Nogales, Sonora, a traditional tourist attraction that draws streams of visitors from Arizona, is a city of some half a million, but was only about one-sixth that size when these Phoenicians posed in front of one of its shops in 1948.
The little boy in the photograph is life-long Phoenix resident Frank Barrios. Beside him are close family friends Maria and Albert Garcia. His parents, Alfonso and Dolores Barrios, are standing behind the Garcias, and his oldest aunt, Helen Killeen, stands beside his father. The man and woman on either side of the group are unidentified.
Helen Killeen and Dolores Barrios were the daughters of Mexican-born Dolores Martinez and Yugoslavian immigrant Martin Gold.
Gold was deeply committed to Phoenix’s Mexican-American citizens. He rented extensive downtown properties to Mexican families, employed scores of Mexican workers in his harvesting business and served as a leader of the fledgling Mexican congregation that in 1915 successfully petitioned the Roman Catholic Bishop of Tucson for a Mexican national parish in Phoenix. The result was Immaculate Heart Church on Washington Street in Phoenix.
Gold’s daughter, Helen, married Louis Killeen Jr., whose father (also named Louis) was an Irish immigrant who prospered in Mexico. His story exemplifies how Mexico’s early 20th century upheavals uprooted ordinary people. The senior Killeen owned extensive mining and agricultural interests in Mexico, and a hotel in Uris. His wife was Mexican and the couple had four children.
Then dictator Porfirio Diaz, who had favored foreign investors while disregarding Mexico’s poor campesinos, was overthrown in a bloody revolution. The anti-foreigner backlash that followed forced Louis and his family to abandon everything and they fled to the U.S.
Helen’s sister Dolores married Alfonso Barrios, who embodied another aspect of Mexican-American social history. His parents, both Mexican, lived near the California border, where his father ran a bar in Tijuana. They would later move permanently to Tecate, but Alfonso was born in Redlands, California, giving him American citizenship.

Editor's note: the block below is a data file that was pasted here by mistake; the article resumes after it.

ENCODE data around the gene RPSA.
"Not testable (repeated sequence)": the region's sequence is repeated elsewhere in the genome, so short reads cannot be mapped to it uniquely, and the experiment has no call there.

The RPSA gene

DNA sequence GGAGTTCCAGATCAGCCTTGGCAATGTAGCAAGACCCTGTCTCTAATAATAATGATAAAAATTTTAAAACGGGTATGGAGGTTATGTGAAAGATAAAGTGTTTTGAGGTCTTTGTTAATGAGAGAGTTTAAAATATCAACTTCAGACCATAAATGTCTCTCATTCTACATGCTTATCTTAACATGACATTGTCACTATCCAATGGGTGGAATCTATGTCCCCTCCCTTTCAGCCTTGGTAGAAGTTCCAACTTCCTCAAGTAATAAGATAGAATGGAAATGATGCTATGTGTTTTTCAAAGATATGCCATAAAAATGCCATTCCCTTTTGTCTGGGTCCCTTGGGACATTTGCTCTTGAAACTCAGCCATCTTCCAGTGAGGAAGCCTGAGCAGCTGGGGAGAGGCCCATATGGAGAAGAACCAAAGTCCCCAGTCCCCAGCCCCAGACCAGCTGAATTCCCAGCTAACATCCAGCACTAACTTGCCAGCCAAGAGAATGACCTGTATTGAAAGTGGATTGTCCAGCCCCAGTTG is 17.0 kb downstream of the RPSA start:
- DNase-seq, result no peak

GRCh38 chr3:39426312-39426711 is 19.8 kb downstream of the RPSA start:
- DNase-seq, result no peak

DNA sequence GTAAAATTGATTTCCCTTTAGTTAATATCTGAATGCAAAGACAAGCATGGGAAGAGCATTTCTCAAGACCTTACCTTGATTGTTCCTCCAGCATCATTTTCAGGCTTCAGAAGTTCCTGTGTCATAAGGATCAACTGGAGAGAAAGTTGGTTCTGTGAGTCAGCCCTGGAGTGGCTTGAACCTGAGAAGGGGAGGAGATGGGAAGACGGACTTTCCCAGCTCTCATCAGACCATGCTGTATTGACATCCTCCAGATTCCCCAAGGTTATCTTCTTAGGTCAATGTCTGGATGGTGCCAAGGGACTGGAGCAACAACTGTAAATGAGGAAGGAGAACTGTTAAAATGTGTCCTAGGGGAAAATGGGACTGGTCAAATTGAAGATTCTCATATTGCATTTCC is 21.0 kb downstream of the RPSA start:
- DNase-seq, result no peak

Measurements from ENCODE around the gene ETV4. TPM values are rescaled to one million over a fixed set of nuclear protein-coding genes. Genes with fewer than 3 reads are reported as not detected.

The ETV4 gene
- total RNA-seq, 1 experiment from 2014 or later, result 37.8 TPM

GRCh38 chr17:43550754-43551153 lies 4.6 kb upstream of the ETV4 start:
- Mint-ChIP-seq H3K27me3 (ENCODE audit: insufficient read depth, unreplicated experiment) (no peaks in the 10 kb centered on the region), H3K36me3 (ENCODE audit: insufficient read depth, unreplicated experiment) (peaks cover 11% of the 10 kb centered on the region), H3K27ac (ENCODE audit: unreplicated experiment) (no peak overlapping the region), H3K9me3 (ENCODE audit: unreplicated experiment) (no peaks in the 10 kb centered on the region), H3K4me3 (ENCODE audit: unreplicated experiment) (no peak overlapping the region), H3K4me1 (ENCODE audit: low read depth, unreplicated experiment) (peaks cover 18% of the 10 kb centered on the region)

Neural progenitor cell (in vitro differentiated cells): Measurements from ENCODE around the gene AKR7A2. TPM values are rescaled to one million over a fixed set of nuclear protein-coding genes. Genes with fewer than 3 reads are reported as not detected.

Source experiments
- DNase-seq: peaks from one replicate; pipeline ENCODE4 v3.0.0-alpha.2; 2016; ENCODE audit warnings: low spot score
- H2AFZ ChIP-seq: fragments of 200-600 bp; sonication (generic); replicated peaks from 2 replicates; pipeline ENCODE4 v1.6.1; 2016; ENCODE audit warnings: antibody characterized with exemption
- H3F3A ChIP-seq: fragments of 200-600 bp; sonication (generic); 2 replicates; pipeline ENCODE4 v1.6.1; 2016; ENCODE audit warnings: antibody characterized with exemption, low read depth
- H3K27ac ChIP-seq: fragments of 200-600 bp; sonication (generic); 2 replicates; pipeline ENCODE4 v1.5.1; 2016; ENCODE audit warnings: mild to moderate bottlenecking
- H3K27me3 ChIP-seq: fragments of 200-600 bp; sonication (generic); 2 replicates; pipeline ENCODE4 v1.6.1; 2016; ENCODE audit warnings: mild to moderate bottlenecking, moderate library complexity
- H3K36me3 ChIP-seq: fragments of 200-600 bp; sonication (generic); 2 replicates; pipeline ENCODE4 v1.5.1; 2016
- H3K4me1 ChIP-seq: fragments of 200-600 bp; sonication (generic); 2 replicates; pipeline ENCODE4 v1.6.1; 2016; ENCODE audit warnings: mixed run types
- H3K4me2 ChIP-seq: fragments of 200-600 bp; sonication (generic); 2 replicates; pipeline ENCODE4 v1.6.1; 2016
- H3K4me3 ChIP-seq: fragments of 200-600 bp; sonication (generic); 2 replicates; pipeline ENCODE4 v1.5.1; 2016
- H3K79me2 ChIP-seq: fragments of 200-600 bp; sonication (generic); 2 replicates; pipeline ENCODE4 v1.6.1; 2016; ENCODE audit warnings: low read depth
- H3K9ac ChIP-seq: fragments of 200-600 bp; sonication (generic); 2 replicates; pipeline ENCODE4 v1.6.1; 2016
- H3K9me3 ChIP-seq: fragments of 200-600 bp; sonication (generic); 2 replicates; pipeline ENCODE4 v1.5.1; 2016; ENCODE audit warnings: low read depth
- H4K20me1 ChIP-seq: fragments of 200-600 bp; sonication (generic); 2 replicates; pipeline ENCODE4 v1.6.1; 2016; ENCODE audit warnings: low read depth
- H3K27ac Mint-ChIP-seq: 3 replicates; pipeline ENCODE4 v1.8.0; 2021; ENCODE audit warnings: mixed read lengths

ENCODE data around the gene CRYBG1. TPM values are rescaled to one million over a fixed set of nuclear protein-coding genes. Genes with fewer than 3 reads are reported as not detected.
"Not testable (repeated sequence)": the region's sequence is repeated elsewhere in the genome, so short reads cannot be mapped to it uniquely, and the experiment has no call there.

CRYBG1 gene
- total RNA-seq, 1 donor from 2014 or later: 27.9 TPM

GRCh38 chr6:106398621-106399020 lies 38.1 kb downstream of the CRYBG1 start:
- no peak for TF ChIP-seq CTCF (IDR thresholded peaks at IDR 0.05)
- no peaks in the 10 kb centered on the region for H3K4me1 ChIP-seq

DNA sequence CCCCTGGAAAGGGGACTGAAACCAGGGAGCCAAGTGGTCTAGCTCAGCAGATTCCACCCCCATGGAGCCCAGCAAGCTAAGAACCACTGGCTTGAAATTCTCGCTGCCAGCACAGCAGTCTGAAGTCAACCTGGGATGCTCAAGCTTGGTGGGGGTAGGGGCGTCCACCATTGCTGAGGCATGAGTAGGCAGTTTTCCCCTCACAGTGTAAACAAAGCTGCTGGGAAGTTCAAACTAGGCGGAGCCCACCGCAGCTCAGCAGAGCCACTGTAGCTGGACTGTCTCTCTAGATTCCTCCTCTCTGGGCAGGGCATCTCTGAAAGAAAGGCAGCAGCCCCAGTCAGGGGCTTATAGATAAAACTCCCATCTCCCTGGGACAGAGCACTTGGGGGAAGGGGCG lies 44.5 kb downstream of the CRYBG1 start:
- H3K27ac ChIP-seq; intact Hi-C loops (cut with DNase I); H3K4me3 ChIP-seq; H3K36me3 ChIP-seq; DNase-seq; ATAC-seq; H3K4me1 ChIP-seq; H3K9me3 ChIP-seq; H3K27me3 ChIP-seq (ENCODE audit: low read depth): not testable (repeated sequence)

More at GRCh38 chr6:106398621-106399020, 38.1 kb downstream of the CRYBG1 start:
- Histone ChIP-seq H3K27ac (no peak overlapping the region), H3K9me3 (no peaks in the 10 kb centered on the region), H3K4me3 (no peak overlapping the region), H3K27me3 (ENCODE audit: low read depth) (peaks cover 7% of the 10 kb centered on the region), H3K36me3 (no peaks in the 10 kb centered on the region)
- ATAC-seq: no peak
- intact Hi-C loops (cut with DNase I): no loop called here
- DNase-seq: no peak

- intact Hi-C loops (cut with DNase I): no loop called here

He went to grammar school in Mexico, but attended high school in Los Angeles.
He worked for a time as an extra in the movies and dealt cards in a Tijuana gambling house (the Caliente) that catered to Americans, especially big-name actors.
He moved to Phoenix during the Depression and married Dolores. During World War II, he served as an MP, guarding German prisoners of war, and afterward joined American Legion Post 41 (as did Albert Garcia), the center of Mexican community action in Phoenix.
After the war he entered law enforcement, spending most of his career working in narcotics and then finishing as a probation officer.
The Garcias, who are pictured with young Frank Barrios, were prominent politically. Albert Garcia came from one of Yuma’s oldest Mexican-American families and served as an assistant attorney general for Arizona.
Maria was a political activist when few women were overtly political. She was an early member of LULAC (League of United Latin American Citizens) during and after World War II, helping to lead the fight to desegregate swimming polls in Phoenix, which had always excluded Mexican-Americans. Influential in Democratic politics, she was closely associated with Rose Mofford (a future Arizona governor) early in her career.
In 1948, Nogales attracted the Barrios family and their friends as well as thousands of others with good restaurants and hotels, bullfights, colorful bartering and savings on unlimited amounts of liquor that could be brought back to the U.S. duty free. People loved to pile into a car and spend the day there.
The Caverna was Nogales’ leading restaurant in 1948, and the Barrios group probably dined there while visiting the town. A top quality establishment, famous for its turtle soup (now unavailable because sea turtles are endangered) the Caverna had a first-class bar, mariachi players, a stage where dance bands performed and niches for statues of Our Lady of Guadalupe.
It was carved out of the mountainside, and patrons dined in a shallow cave.
The restaurant burned in the 1980s. All that is left today are the letters Caverna on a mountainside above a fenced-off ruin on Elias Street.
Arizonans still travel to Nogales for shopping and dining. Today, however, it is prescription drugs they bring back.
This Times Past article was originally published on July 27, 2001.
Photo courtesy Tom Killeen; research by Gay K. Weiand. ©Arizona Capitol Times.No tags for this post.